$$\partial_\mu \partial^\mu h_{\alpha\beta} - \partial_\mu \partial_\beta h^{\mu}_{\ \ \alpha} - \partial_\mu \partial_\alpha h_{\beta}^{\ \ \mu} + \partial_\alpha \partial_\beta h = 0$$

by symmetry, which is incorrect. Perhaps you can give a few more details on what makes you think these terms cancel amongst themselves.

4cd9a6370e09dd01be98a59e8e80e232.png


It seems like I just derived ##R = 0##.
That might be correct, but the Einstein field equation is

$$ R_{\mu\nu} - \frac{1}{2} g_{\mu\nu} R = k T_{\mu\nu},$$

so you end up with the extra terms in 3.38.

For some sense of how this becomes a wave equation, you might try to read through the discussion of the de Donder gauge here. It might also be discussed in another section of O'Hanian.
 
  • #7
This agrees with 3.38, so is the result that you wanted to obtain. The first equation seems to be a result of some incorrect manipulations. In particular, you seem to be setting

$$\partial_\mu \partial^\mu h_{\alpha\beta} - \partial_\mu \partial_\beta h^{\mu}_{\ \ \alpha} - \partial_\mu \partial_\alpha h_{\beta}^{\ \ \mu} + \partial_\alpha \partial_\beta h = 0$$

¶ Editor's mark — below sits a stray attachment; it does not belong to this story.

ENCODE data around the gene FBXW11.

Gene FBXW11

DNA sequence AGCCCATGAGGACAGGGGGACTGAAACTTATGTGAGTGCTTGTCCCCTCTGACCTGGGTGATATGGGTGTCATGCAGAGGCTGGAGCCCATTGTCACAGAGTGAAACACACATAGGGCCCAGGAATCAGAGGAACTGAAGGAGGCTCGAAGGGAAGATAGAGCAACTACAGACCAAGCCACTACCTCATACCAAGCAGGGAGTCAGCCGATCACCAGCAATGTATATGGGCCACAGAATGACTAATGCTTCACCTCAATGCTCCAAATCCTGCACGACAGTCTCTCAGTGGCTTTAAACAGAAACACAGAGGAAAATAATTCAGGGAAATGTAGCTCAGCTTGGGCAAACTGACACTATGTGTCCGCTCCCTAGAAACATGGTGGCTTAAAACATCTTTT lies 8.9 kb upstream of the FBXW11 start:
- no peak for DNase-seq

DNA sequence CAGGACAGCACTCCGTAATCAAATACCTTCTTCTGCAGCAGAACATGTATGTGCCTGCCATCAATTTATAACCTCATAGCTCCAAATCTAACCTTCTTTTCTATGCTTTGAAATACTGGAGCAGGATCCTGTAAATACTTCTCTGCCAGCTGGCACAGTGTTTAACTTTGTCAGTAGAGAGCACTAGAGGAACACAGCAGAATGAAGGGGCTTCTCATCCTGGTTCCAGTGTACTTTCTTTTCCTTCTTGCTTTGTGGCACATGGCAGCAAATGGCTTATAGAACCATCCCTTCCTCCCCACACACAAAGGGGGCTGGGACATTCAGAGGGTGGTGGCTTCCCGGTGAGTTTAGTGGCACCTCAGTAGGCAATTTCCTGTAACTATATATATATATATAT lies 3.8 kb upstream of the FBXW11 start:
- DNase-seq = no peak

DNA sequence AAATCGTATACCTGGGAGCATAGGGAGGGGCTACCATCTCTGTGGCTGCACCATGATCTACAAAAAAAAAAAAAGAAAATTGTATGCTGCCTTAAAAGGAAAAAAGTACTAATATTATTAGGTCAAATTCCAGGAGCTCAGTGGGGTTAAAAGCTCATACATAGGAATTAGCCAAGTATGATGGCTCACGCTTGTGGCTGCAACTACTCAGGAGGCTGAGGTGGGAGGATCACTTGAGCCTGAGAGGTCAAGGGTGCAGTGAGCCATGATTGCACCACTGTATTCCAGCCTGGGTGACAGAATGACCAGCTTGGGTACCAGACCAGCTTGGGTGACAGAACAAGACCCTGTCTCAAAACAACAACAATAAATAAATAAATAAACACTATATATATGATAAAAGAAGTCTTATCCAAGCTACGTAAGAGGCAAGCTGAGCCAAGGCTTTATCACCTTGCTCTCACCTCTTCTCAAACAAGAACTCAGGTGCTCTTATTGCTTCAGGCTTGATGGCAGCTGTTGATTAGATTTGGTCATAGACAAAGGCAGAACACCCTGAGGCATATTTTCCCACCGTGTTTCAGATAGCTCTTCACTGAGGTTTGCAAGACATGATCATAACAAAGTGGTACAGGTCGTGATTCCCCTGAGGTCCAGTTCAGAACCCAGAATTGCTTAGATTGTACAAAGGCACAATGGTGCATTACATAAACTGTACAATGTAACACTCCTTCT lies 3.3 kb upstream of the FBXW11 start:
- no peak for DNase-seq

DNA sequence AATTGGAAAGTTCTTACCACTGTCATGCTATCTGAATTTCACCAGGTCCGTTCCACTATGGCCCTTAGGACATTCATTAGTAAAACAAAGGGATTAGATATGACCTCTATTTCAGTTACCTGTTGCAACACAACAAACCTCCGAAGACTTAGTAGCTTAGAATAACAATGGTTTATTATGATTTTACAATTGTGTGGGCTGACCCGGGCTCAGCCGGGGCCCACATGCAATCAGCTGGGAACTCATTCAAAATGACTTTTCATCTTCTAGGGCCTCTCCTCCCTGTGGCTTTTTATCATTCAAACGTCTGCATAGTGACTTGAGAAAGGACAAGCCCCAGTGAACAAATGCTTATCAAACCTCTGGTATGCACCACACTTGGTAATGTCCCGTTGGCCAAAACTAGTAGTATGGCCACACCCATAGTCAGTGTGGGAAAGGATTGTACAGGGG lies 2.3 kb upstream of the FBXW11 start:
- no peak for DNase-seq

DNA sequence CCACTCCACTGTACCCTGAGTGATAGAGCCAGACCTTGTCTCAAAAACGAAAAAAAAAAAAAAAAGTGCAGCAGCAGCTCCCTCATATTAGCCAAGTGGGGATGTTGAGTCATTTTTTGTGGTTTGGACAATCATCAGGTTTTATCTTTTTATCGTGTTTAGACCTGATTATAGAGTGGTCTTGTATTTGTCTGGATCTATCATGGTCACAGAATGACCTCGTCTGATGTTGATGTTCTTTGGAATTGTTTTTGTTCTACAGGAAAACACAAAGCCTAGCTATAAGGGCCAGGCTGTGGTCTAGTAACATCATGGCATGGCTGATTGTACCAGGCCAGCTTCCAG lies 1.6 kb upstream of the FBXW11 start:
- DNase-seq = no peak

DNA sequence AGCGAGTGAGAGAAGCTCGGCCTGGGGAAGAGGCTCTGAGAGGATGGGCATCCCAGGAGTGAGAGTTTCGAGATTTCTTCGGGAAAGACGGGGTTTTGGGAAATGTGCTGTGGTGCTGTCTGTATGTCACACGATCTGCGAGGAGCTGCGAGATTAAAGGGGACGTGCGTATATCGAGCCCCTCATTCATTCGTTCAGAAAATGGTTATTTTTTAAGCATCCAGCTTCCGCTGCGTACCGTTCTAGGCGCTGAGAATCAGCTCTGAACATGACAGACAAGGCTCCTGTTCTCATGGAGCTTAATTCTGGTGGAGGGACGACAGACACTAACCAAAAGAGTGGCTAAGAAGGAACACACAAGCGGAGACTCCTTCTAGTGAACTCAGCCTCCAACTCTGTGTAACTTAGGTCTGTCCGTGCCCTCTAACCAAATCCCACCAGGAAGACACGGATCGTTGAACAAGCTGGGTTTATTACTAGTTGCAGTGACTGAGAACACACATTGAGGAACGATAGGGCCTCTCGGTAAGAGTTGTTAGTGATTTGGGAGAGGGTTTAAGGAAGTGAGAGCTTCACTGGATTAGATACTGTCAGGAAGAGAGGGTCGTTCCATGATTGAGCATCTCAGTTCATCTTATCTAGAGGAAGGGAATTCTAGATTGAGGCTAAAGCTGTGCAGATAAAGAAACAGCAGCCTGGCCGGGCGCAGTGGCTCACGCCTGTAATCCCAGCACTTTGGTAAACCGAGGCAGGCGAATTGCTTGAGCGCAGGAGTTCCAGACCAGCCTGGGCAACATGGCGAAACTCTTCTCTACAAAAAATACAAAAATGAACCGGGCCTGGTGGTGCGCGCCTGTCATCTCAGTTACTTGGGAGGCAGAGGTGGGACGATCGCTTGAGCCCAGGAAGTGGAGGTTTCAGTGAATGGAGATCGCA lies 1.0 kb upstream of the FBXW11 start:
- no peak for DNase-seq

by symmetry, which is incorrect. Perhaps you can give a few more details on what makes you think these terms cancel amongst themselves.



That might be correct, but the Einstein field equation is

$$ R_{\mu\nu} - \frac{1}{2} g_{\mu\nu} R = k T_{\mu\nu},$$

so you end up with the extra terms in 3.38.

For some sense of how this becomes a wave equation, you might try to read through the discussion of the de Donder gauge here. It might also be discussed in another section of O'Hanian.
In this exercise ##T_{\mu\nu} = 0##.

##\partial_\mu \partial^\mu h_{\alpha\beta} - \partial_\mu \partial_\beta h^{\mu}_{\ \ \alpha} - \partial_\mu \partial_\alpha h_{\beta}^{\ \ \mu} + \eta_{\alpha\beta} \partial_\mu \partial_\nu h^{\nu \mu} + \partial_\alpha \partial_\beta h - \eta_{\alpha\beta} \partial_\mu \partial^\mu h = 0##

I contracted this one with ##\eta^{\alpha\beta}## and then after renaming some indices I get

##- \partial_\mu \partial^\mu h - \frac{1}{2} \partial_\mu \partial_\nu h^{\mu\nu} + \frac{3}{2} \partial_\mu \partial_\nu h^{\nu\mu} = 0##

The order of the ##\partial##'s shouldn't matter, so (##h_{\mu\nu} = h_{\nu\mu}##)

##\partial_\mu \partial^\mu h - \partial_\mu \partial_\nu h^{\mu\nu} = 0##
 
  • #8
fzero
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In this exercise ##T_{\mu\nu} = 0##.

##\partial_\mu \partial^\mu h_{\alpha\beta} - \partial_\mu \partial_\beta h^{\mu}_{\ \ \alpha} - \partial_\mu \partial_\alpha h_{\beta}^{\ \ \mu} + \eta_{\alpha\beta} \partial_\mu \partial_\nu h^{\nu \mu} + \partial_\alpha \partial_\beta h - \eta_{\alpha\beta} \partial_\mu \partial^\mu h = 0##

I contracted this one with ##\eta^{\alpha\beta}## and then after renaming some indices I get

##- \partial_\mu \partial^\mu h - \frac{1}{2} \partial_\mu \partial_\nu h^{\mu\nu} + \frac{3}{2} \partial_\mu \partial_\nu h^{\nu\mu} = 0##

The order of the ##\partial##'s shouldn't matter, so (##h_{\mu\nu} = h_{\nu\mu}##)